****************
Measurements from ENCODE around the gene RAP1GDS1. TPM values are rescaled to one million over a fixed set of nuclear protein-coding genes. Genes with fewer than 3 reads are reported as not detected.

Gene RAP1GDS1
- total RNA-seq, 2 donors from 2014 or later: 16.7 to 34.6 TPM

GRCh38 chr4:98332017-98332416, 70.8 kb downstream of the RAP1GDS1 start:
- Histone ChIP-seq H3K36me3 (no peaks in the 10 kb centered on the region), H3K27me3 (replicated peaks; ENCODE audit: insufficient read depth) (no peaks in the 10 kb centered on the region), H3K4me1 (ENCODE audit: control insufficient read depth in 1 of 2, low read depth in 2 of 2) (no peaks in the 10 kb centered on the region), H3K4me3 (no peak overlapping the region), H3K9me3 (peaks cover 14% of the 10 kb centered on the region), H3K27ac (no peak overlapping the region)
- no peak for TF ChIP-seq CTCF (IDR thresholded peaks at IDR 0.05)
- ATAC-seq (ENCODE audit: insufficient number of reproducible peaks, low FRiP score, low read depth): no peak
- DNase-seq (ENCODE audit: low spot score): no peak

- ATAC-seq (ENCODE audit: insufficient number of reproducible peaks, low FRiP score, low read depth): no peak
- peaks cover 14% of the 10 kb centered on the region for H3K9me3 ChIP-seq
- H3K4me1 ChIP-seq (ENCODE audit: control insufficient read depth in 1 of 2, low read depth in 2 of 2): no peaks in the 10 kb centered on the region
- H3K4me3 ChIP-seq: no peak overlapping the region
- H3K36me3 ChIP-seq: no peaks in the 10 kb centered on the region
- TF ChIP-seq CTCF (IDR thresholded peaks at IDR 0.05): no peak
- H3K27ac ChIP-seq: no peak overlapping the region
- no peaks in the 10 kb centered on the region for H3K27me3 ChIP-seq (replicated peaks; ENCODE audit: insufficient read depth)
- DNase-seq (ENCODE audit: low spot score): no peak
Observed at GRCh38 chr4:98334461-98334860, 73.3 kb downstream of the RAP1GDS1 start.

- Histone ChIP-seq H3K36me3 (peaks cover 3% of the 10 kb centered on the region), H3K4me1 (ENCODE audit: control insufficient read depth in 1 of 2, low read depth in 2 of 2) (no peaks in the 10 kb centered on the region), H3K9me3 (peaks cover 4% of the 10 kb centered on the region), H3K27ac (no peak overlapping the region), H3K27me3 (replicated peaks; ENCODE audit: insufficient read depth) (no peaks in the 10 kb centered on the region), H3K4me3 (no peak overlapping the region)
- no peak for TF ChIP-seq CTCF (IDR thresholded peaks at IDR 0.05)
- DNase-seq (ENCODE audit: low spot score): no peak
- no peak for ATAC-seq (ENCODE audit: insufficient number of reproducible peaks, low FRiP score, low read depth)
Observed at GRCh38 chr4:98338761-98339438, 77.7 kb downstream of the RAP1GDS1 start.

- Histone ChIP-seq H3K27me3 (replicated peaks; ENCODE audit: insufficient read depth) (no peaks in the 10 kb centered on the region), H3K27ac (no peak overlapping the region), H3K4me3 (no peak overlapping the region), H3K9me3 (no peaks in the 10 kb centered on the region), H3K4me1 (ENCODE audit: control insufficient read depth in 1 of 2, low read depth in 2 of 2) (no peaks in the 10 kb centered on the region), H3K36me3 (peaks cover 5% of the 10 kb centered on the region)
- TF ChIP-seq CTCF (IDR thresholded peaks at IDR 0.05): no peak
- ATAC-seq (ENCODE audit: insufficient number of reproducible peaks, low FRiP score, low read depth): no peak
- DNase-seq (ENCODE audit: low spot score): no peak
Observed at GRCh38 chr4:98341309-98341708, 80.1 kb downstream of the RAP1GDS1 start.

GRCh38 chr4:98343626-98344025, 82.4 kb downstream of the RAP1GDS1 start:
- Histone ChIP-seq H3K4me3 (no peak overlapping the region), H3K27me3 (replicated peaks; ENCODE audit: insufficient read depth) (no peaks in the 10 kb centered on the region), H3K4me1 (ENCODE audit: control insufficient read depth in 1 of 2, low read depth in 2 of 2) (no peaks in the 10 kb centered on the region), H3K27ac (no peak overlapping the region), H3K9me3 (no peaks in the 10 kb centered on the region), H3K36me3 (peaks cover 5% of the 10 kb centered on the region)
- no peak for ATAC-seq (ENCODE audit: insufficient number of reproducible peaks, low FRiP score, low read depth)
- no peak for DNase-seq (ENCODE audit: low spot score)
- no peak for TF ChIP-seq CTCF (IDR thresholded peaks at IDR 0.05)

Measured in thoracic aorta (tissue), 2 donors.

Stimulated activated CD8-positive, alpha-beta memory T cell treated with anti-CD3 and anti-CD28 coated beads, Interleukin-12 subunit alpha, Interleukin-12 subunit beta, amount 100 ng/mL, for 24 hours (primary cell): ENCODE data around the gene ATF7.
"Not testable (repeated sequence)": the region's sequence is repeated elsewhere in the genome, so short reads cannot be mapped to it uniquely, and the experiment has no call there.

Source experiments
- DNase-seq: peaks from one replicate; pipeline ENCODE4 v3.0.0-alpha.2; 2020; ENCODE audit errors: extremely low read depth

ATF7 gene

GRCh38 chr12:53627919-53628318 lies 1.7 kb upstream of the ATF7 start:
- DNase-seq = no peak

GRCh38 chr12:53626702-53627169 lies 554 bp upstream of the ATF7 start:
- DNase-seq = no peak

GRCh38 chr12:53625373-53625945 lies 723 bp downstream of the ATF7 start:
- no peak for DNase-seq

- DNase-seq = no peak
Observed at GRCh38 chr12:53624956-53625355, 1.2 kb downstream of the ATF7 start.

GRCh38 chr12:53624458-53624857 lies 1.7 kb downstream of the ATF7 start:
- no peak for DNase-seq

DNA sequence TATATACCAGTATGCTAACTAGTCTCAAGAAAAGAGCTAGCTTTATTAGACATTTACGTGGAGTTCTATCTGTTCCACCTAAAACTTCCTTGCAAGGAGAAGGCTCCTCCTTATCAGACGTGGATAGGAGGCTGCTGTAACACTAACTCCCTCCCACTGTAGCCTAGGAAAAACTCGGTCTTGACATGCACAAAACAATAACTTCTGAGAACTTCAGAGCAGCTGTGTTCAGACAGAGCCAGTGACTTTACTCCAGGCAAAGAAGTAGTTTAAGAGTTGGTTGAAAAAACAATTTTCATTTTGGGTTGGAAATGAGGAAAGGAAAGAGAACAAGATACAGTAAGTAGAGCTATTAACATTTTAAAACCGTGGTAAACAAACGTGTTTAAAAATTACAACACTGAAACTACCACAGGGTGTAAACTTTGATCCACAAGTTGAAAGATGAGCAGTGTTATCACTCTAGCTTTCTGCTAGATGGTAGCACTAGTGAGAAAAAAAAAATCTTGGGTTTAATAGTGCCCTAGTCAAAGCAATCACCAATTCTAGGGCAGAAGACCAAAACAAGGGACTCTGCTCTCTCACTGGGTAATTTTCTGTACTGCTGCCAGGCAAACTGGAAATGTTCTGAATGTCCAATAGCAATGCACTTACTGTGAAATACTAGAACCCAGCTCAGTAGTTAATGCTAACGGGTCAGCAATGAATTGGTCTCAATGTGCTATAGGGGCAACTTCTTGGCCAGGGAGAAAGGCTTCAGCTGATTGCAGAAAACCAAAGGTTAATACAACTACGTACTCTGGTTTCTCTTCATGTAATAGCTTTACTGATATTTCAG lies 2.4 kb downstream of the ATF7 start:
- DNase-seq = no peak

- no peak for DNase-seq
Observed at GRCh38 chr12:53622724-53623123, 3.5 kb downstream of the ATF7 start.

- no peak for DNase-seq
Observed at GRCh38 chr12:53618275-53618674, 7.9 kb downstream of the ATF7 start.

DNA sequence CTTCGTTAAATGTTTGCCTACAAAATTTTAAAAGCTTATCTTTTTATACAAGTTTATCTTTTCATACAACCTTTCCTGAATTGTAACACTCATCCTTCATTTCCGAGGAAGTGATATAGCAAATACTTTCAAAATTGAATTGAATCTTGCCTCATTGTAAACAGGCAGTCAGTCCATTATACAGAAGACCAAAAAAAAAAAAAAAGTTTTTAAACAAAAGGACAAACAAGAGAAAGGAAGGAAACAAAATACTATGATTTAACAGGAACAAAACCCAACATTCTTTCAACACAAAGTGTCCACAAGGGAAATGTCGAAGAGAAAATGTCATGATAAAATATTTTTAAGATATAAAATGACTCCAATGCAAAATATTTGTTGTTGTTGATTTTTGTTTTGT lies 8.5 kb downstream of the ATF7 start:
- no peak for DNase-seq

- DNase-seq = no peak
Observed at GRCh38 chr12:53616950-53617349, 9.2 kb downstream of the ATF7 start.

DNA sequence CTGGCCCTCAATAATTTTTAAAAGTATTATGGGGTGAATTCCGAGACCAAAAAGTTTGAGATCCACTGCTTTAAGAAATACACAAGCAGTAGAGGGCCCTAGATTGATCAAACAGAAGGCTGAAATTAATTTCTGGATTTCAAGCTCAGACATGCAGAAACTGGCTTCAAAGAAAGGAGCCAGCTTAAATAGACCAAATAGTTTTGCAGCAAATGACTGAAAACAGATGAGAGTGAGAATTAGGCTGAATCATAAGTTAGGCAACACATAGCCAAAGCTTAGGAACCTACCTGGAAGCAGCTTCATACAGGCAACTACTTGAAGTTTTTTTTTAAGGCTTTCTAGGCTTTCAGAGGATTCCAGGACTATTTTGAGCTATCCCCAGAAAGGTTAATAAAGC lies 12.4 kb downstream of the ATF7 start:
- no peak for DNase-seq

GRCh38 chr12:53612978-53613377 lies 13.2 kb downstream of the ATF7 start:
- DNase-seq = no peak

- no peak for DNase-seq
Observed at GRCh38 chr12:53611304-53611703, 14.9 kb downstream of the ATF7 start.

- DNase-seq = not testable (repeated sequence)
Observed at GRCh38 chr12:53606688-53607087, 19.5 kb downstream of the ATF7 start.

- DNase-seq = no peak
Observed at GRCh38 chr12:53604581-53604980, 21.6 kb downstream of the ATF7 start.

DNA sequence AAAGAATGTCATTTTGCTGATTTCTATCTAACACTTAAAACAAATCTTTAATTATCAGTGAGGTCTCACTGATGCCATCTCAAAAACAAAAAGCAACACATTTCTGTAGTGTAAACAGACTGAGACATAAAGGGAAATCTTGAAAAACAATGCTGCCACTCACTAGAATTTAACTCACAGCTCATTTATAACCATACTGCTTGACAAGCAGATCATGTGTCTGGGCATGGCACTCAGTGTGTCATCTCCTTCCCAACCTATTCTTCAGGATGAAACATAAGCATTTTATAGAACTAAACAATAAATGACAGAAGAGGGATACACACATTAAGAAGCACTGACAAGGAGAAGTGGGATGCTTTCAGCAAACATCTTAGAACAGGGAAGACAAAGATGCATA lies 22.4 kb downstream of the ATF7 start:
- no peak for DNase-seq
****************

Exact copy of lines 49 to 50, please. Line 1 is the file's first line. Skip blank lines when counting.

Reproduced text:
- no peak for DNase-seq

DNA sequence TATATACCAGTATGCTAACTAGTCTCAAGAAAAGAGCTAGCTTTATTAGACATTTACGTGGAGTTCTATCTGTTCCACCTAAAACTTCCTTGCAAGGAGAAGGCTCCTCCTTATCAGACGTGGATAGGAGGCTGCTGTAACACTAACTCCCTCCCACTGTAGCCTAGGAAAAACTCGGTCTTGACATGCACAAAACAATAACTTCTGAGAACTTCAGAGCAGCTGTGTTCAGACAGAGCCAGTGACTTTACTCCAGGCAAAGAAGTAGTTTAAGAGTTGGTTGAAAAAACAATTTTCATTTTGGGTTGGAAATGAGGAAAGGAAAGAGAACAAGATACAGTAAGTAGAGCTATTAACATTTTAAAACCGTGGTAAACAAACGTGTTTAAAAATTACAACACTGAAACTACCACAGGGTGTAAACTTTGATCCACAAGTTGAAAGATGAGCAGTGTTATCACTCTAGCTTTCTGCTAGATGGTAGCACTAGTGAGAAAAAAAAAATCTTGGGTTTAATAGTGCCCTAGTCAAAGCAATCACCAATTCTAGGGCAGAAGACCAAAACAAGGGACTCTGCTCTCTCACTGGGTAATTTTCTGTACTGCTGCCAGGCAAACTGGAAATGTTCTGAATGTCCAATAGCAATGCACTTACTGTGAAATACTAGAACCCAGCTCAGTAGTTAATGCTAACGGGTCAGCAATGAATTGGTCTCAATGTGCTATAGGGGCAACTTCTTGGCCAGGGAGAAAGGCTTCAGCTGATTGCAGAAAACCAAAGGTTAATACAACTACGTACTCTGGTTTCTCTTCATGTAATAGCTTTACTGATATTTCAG lies 2.4 kb downstream of the ATF7 start: